Do it Yourself Designs for a Wood Park Shelter

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Creating a good design for a park-type shelter requires building the structure to last over time. You can use the space for relaxing, reading or cooking out. Whether you're building the shelter for a community park or your own backyard, put lots of thought into constructing the roof area. Strong winds and lots of rain or snow can easily dismantle the roof. Invest in heavy-duty lumber to provide the strength the shelter requires.

Draw Plans

  • Go online to find various types of shelter plans. While you can design your own plan, a professional plan will provide good tips for connecting rafters and support posts. In fact, metal brackets can be easily incorporated into building the framework to provide lots of additional strength. Always consult with a carpenter before building a shelter, since the weight could easily hurt or kill someone if it should fall.

Design Rafters

  • You should place roof rafters about 24 inches apart. Always use lumber boards at least 2-by-8-inches in size. Smaller boards will not provide adequate strength for the shelter. If you build an A-frame roof, pitch each side on a 45-degree angle. This angle for the roof lines will leave room under the roof to add support beams and joists connecting the roof's opposite sides. You can also build a shelter roof that slopes 12 inches from front to back, but avoid building a completely flat roof that won't shed rain.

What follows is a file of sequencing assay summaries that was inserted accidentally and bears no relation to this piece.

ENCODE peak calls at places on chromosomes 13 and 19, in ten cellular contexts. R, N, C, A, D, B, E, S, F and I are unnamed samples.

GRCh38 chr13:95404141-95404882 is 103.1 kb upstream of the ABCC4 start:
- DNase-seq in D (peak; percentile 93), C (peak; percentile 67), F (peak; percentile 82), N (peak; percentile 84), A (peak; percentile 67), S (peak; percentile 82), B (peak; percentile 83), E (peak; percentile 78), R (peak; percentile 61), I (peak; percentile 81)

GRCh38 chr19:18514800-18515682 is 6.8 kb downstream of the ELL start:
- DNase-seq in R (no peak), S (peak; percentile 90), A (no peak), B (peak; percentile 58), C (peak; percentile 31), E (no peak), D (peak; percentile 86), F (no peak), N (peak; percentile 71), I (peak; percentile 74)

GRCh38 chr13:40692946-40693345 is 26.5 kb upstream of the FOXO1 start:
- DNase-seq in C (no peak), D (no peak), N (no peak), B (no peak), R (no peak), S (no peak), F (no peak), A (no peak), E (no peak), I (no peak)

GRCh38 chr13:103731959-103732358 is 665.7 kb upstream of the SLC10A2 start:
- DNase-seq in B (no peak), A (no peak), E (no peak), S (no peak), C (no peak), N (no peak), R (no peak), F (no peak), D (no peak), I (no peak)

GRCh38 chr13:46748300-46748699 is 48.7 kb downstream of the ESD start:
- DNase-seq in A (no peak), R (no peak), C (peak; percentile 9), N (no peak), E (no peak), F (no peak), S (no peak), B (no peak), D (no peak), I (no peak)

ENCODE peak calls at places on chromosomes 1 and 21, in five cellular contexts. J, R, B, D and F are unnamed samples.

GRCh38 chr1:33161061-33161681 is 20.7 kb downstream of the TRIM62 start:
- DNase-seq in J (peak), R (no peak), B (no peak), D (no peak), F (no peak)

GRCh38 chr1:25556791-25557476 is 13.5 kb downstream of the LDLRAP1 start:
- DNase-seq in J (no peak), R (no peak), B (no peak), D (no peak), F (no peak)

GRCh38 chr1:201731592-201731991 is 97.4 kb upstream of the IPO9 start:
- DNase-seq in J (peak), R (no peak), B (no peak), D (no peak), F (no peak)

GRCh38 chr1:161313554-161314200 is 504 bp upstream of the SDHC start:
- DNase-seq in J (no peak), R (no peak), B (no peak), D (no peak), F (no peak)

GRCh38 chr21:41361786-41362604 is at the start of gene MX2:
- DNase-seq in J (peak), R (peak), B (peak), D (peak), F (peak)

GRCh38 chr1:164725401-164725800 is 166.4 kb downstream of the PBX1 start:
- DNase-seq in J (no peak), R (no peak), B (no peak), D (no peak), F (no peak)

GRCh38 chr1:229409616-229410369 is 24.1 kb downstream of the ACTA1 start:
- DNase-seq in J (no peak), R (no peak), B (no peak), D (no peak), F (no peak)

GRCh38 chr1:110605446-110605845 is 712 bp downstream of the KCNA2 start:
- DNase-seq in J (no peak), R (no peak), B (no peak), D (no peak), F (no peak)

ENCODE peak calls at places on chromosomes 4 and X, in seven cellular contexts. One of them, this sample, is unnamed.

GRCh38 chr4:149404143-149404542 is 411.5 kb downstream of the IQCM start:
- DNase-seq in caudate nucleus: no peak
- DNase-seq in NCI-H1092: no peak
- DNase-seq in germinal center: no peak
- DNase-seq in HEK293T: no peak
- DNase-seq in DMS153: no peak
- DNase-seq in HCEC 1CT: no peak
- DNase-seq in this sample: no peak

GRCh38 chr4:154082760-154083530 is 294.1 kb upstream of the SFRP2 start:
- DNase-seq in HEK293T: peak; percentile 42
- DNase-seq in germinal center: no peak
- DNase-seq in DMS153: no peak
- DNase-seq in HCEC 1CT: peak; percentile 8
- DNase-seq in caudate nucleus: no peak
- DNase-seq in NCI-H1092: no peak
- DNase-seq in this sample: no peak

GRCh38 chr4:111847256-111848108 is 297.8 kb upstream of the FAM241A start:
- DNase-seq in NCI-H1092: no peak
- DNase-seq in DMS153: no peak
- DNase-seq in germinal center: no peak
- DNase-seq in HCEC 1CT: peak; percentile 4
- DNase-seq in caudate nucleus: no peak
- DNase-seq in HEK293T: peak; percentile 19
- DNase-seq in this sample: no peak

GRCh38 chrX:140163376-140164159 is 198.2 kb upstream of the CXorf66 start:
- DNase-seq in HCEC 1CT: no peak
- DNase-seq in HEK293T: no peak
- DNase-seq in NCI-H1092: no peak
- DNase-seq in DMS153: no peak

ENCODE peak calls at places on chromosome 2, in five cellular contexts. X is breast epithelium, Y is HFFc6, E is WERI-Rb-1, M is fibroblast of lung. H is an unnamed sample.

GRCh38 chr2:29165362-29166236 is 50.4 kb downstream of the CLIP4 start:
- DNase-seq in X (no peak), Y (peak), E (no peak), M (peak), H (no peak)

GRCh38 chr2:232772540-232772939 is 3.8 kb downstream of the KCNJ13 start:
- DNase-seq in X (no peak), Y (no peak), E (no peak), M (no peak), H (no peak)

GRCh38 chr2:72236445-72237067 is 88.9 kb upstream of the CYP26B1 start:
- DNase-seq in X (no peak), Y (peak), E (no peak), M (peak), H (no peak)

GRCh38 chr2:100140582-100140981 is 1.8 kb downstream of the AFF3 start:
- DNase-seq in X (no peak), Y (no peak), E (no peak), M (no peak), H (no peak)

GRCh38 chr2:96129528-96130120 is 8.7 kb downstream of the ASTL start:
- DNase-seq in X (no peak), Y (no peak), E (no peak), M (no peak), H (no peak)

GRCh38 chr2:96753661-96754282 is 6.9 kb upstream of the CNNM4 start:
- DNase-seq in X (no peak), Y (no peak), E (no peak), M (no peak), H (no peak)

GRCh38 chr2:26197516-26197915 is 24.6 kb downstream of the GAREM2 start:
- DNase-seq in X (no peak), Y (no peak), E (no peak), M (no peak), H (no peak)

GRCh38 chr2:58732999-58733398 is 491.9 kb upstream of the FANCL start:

Create Support Posts

  • Posts to hold up the roof area cut 8 to 10 feet long from 8-by-8-inch post material will provide adequate support for most shelters. You can also add cinder block columns covered with stone or stucco. Metal posts can be utilized to hold up a wooden shelter structure as well.

Add Wall Support

  • A shelter needs floor support posts to hold up the roof, but if you enclose one wall, this adds strength to the structure. If you can afford to construct a stone or cinder block chimney for a fireplace and grill area, this will add overall strength to the shelter. If you don't add a fireplace for heat or grilling, you can still enclose an end wall with wooden lattice work over framing. Building shelves over framework on one or both ends of the structure will add some stability to the shelter as well.

Select Roof Covering

  • You can install exterior-grade plywood to provide sheathing for the shelter's roof. Add asphalt shingles or wood cedar shingles over the plywood. Another option is to install a steel metal roof for added durability. A metal roof will skirt off accumulated leaves and stay free of moss growth if the shelter is located beneath trees. It's best to add guttering for any type of roof covering, since you want to channel water away from the base of the shelter via downspouts and splash blocks that move water away from the structure.

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  • Photo Credit Picnic Shelter image by Bruce MacQueen from Fotolia.com
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